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Sunday January 5, 2014 MYT 12:00:00 AM
Monday January 6, 2014 MYT 10:47:11 AM
RESPECT each other!” were the words 15-year-old Nor Fatihah Hishamuddin used to sum up the recent Exploring Humanitarian Law (EHL) workshop at her school.
“We must respect and protect human dignity,” said Nor Fatihah.
The workshop that was co-facilitated by the International Committee of the Red Cross (ICRC), allowed 60 students from SM Sains Kuala Selangor to explore various issues related to conflict and violent situations.
Unsure of what to expect from the workshop, the students arrived with sceptical thoughts.
However, as the session went on, they soon warmed up as participation (and noise levels) increased dramatically — the students went about brainstorming, conducting role-plays, constructing collages and posters, as well as studying case studies and videos.
The workshop was an exciting and educational post-exams experience for them.
As one student put it: “the rights of being a human” is something everyone experiences in life and yet it is taken for granted.
EHL is an education programme that introduces learners to the basic rules and principles of international humanitarian law.
Though it is a law applicable in armed conflict, its underlying principle — respect of life and human dignity — is relevant at all times.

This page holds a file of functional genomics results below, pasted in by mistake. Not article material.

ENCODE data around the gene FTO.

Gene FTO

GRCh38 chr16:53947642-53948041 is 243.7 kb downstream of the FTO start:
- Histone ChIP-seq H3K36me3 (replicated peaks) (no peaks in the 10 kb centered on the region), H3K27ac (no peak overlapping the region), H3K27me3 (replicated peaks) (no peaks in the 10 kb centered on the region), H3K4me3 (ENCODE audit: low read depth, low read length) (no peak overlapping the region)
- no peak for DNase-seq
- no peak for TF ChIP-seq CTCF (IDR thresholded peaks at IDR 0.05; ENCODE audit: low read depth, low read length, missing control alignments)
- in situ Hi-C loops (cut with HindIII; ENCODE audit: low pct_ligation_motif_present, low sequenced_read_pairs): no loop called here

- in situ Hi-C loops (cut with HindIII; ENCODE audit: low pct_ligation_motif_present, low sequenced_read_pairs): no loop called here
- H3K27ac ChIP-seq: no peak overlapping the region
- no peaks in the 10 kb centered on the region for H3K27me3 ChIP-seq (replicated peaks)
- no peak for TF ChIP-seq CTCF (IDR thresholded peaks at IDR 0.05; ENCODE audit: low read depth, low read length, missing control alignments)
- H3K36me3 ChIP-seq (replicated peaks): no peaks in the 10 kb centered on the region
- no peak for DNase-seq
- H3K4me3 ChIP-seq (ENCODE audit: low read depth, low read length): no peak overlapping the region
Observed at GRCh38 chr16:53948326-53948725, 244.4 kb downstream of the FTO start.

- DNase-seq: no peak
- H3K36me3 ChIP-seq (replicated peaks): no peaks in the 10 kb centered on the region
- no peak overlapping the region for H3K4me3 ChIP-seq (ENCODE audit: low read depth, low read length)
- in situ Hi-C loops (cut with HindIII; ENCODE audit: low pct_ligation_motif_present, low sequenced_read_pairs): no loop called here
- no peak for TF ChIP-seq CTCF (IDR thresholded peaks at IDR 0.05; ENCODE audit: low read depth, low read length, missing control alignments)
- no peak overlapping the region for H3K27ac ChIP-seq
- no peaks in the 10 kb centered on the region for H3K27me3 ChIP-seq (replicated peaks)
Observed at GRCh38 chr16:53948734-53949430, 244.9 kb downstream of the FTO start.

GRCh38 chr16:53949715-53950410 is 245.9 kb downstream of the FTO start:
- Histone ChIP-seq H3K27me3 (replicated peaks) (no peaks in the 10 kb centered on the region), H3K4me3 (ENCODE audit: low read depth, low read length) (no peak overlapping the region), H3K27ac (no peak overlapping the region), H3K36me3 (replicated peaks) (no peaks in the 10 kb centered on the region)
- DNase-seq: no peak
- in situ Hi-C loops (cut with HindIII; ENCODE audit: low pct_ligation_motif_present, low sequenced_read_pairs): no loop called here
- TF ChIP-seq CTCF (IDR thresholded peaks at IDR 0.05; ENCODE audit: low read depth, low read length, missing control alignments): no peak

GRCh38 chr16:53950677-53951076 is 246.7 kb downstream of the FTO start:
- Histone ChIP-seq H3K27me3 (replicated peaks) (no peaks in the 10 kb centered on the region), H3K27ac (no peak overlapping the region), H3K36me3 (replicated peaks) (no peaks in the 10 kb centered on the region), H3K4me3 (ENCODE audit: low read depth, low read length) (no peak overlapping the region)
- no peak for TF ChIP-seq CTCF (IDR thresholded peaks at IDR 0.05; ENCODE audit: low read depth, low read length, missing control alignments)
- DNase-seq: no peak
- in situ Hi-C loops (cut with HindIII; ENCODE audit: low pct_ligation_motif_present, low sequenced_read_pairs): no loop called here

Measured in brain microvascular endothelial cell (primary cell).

By exploring ethical and humanitarian issues that arise during armed conflict, EHL helps young people embrace the principles of humanity in their daily lives.
Student Mohd Aiman Hakim said he has learnt how to protect his own dignity and that of others while Rynson Kuan felt it gave him a better appreciation of life.
Facilitators built on the students’ own experiences and way of thinking to examine the destructiveness of war, so it was no surprise that the workshop left the students feeling grateful to be living in “harmony in a peaceful country”.
One student added: “though we are from different races or religions, we have to unite.”
ICRC programme officer Chin Lili said this general reaction proved that EHL is not just about humanitarian law and teaching children about war; “it is essentially about humanitarian principles, inculcating an appreciation for human dignity and its importance in life”.
This was echoed by the students as they learnt how to respect each other and show compassion and mercy towards others.
Most were surprised to discover that in a bullying case, it is not only the victim who suffers as the oppressor’s dignity is also affected.
“We must not bully another person because it can damage our dignity as well as affect theirs,” said student Mavisha Manivannan.
Chin explained that even when one is not in agreement with the rest, one’s opinions can still be shared albeit in a polite and assertive manner.
“Everyone has rights; the students learnt that they should not be shy to voice their opinions whilst respecting the views of others,” she said.
Teacher Husni Dahlan, who initiated and organised the workshop, said the students now understood better the meaning of human dignity and the need for humanitarian law.
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